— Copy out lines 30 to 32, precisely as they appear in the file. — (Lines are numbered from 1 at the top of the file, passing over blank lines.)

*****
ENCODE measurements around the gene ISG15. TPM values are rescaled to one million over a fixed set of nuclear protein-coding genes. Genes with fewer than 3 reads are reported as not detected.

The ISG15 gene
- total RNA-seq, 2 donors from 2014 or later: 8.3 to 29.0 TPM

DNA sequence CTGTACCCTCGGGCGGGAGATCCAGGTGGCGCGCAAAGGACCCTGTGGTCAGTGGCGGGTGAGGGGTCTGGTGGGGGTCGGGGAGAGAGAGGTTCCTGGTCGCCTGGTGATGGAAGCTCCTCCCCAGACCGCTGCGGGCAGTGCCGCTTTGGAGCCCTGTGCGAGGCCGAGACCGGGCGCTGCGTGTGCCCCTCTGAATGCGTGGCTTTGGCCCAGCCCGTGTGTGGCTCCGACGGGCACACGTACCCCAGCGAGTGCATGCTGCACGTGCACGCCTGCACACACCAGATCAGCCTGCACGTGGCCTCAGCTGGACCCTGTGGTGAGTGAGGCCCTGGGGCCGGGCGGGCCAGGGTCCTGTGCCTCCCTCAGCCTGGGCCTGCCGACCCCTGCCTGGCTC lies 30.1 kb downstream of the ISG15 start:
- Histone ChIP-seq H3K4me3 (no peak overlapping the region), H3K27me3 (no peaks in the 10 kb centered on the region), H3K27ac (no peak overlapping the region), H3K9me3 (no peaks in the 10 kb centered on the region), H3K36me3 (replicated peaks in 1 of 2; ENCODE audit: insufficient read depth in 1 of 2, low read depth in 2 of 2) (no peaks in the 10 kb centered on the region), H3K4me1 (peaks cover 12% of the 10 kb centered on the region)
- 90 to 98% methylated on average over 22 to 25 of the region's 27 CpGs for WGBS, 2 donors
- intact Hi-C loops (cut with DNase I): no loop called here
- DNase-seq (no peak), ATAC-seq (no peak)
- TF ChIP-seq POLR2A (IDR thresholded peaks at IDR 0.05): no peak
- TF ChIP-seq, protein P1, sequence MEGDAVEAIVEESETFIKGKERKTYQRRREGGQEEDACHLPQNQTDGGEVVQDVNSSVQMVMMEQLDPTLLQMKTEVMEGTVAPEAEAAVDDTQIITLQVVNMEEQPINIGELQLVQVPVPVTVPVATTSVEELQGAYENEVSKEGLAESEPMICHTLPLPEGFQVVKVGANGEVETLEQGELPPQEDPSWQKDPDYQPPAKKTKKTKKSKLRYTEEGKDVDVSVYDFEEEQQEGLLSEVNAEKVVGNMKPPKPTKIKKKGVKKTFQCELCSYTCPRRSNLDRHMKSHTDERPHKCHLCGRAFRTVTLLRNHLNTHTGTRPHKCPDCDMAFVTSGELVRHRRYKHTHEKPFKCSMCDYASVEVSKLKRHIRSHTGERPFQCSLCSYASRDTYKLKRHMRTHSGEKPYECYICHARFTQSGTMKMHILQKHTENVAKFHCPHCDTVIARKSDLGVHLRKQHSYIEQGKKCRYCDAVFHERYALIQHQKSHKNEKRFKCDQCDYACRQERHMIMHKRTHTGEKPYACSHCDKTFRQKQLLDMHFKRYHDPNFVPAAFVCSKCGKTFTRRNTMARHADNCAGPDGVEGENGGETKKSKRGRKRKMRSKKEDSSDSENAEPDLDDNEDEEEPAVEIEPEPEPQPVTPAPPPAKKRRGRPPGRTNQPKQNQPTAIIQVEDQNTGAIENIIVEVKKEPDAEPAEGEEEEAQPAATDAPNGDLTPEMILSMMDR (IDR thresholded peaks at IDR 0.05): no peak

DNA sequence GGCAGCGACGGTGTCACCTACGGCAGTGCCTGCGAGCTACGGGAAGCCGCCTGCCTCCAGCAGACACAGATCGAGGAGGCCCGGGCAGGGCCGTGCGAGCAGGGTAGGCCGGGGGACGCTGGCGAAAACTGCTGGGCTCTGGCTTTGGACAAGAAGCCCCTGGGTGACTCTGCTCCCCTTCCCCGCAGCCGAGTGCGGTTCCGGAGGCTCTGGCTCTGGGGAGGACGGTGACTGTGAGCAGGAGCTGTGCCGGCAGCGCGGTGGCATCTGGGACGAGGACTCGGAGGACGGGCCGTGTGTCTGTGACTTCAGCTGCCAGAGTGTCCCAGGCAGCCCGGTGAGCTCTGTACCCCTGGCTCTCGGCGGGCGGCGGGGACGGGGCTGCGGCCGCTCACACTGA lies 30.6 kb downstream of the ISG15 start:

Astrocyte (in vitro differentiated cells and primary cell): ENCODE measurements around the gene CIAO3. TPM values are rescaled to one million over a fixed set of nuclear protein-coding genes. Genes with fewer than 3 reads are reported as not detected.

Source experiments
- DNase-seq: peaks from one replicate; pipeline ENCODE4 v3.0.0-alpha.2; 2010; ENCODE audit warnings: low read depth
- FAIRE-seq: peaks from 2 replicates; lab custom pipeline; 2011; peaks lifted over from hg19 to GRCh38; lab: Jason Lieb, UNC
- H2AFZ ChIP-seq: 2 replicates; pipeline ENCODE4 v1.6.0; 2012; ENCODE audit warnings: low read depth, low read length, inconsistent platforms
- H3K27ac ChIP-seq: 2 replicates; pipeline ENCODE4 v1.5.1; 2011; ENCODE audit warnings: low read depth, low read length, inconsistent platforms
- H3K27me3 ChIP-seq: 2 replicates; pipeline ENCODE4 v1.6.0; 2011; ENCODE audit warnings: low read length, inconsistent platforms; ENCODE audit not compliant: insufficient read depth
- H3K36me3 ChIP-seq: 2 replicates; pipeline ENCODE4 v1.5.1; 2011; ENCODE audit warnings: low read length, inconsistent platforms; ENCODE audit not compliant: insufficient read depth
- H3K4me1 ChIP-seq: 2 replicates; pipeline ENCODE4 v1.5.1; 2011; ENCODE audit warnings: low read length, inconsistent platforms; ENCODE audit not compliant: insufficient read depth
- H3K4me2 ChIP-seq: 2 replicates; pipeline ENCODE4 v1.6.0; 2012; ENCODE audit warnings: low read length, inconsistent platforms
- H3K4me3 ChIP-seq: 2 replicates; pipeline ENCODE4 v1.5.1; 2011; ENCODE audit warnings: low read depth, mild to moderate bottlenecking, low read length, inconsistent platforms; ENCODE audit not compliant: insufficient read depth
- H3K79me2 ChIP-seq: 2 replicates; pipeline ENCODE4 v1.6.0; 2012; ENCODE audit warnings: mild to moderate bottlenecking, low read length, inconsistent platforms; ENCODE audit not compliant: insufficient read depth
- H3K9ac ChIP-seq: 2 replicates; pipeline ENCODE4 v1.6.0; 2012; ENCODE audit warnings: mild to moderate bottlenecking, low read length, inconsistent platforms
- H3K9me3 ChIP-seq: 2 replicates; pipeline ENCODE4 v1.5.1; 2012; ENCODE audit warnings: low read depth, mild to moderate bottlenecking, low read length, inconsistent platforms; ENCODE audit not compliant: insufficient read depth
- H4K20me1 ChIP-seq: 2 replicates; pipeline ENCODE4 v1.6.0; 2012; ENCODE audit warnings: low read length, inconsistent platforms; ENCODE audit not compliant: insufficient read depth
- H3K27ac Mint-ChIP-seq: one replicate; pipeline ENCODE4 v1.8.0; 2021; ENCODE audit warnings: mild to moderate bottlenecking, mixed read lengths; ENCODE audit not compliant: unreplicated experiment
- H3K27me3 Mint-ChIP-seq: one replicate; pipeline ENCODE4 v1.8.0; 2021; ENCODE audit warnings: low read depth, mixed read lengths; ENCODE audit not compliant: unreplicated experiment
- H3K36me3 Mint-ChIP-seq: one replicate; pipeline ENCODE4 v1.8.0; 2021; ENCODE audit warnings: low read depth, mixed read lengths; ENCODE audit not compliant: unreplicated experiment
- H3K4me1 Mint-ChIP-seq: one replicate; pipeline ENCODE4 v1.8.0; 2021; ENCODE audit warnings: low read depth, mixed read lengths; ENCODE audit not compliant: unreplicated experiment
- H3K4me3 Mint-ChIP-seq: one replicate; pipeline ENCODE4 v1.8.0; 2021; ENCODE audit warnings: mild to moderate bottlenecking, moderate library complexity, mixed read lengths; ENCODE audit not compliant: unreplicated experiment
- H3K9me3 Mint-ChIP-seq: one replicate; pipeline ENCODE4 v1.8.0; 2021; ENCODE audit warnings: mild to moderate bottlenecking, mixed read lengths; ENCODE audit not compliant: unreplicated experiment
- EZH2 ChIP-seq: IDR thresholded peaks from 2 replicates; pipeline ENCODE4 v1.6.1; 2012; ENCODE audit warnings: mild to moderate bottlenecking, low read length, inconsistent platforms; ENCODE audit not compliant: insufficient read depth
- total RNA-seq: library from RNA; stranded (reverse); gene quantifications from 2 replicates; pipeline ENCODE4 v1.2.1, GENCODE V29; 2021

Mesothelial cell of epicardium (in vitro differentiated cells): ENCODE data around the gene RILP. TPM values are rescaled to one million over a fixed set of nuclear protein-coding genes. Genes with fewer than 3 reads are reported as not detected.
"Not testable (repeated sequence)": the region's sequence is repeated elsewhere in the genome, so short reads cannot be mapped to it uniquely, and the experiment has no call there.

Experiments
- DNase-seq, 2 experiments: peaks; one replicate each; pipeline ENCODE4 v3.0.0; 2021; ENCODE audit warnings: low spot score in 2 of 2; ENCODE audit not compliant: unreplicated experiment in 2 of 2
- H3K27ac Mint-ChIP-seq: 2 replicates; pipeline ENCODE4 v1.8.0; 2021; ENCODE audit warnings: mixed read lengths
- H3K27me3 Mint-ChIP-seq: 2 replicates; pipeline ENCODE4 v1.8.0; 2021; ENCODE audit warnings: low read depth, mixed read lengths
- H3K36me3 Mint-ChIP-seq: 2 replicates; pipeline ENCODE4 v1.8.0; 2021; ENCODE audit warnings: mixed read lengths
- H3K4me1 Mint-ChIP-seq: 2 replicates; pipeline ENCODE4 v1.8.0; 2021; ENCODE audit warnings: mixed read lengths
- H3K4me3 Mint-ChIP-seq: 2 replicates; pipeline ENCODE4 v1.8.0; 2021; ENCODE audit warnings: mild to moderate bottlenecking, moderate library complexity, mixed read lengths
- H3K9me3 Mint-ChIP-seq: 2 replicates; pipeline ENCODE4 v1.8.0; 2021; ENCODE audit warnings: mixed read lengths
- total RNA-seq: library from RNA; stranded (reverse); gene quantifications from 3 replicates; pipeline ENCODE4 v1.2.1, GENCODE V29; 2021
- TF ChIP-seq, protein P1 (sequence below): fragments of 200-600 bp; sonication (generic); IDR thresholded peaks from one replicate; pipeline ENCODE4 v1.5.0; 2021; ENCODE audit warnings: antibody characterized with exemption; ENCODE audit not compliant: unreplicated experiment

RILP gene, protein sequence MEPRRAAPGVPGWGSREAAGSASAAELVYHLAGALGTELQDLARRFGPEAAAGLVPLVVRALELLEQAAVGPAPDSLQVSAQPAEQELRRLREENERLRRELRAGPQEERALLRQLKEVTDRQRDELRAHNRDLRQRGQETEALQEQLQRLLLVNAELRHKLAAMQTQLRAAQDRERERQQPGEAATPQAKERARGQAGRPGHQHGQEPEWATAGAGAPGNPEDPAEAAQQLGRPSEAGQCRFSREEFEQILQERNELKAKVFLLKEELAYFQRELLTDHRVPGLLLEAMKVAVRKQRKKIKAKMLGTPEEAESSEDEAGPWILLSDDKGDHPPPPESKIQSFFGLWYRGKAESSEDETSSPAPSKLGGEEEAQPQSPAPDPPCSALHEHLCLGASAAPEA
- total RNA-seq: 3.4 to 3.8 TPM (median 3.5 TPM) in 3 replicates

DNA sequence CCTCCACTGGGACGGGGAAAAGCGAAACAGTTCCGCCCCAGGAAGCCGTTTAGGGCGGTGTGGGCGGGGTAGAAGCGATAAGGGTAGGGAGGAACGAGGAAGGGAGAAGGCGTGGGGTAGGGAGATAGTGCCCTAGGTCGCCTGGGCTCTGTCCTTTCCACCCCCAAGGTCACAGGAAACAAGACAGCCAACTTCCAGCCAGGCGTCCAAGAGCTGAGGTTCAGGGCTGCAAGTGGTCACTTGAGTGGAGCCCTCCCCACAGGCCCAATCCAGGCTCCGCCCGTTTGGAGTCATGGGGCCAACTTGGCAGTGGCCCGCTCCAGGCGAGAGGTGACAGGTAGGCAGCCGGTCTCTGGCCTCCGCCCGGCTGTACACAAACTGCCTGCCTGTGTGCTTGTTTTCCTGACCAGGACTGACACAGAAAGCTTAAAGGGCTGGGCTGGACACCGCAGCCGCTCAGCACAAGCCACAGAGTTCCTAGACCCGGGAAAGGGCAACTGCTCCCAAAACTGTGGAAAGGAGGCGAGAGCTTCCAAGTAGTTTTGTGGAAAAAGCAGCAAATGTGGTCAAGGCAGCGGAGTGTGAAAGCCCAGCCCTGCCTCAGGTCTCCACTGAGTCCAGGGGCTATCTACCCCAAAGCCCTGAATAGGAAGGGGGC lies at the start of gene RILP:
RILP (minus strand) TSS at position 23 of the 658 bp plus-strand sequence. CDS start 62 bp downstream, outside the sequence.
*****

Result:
- H3K4me1 Mint-ChIP-seq: one replicate; pipeline ENCODE4 v1.8.0; 2021; ENCODE audit warnings: low read depth, mixed read lengths; ENCODE audit not compliant: unreplicated experiment
- H3K4me3 Mint-ChIP-seq: one replicate; pipeline ENCODE4 v1.8.0; 2021; ENCODE audit warnings: mild to moderate bottlenecking, moderate library complexity, mixed read lengths; ENCODE audit not compliant: unreplicated experiment
- H3K9me3 Mint-ChIP-seq: one replicate; pipeline ENCODE4 v1.8.0; 2021; ENCODE audit warnings: mild to moderate bottlenecking, mixed read lengths; ENCODE audit not compliant: unreplicated experiment